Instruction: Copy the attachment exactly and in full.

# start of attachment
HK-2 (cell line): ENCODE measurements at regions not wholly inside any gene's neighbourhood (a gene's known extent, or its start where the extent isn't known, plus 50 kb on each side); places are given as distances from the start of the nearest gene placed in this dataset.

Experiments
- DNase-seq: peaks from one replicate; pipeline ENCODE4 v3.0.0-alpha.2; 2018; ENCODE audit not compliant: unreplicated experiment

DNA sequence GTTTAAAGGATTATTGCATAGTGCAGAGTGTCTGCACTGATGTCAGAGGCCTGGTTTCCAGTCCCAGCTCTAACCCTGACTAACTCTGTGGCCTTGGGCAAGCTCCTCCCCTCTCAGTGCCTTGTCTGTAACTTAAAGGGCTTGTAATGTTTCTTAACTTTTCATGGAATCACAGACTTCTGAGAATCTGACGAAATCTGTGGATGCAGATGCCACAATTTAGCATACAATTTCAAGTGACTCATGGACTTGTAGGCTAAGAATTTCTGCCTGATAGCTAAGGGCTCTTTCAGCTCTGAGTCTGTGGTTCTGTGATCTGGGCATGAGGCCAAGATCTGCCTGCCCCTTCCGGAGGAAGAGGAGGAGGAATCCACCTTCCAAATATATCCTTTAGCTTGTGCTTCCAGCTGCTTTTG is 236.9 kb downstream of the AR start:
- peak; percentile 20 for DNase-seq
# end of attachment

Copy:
HK-2 (cell line): ENCODE measurements at regions not wholly inside any gene's neighbourhood (a gene's known extent, or its start where the extent isn't known, plus 50 kb on each side); places are given as distances from the start of the nearest gene placed in this dataset.

Experiments
- DNase-seq: peaks from one replicate; pipeline ENCODE4 v3.0.0-alpha.2; 2018; ENCODE audit not compliant: unreplicated experiment

DNA sequence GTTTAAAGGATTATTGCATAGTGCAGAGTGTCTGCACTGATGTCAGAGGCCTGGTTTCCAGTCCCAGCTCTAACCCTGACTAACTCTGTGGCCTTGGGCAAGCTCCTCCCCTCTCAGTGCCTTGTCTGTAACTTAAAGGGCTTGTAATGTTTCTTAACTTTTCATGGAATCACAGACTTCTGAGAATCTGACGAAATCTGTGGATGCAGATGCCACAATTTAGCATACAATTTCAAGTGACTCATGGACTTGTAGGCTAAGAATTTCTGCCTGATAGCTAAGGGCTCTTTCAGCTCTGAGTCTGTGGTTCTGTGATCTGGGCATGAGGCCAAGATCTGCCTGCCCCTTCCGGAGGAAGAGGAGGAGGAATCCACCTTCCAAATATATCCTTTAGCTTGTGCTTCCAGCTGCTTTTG is 236.9 kb downstream of the AR start:
- peak; percentile 20 for DNase-seq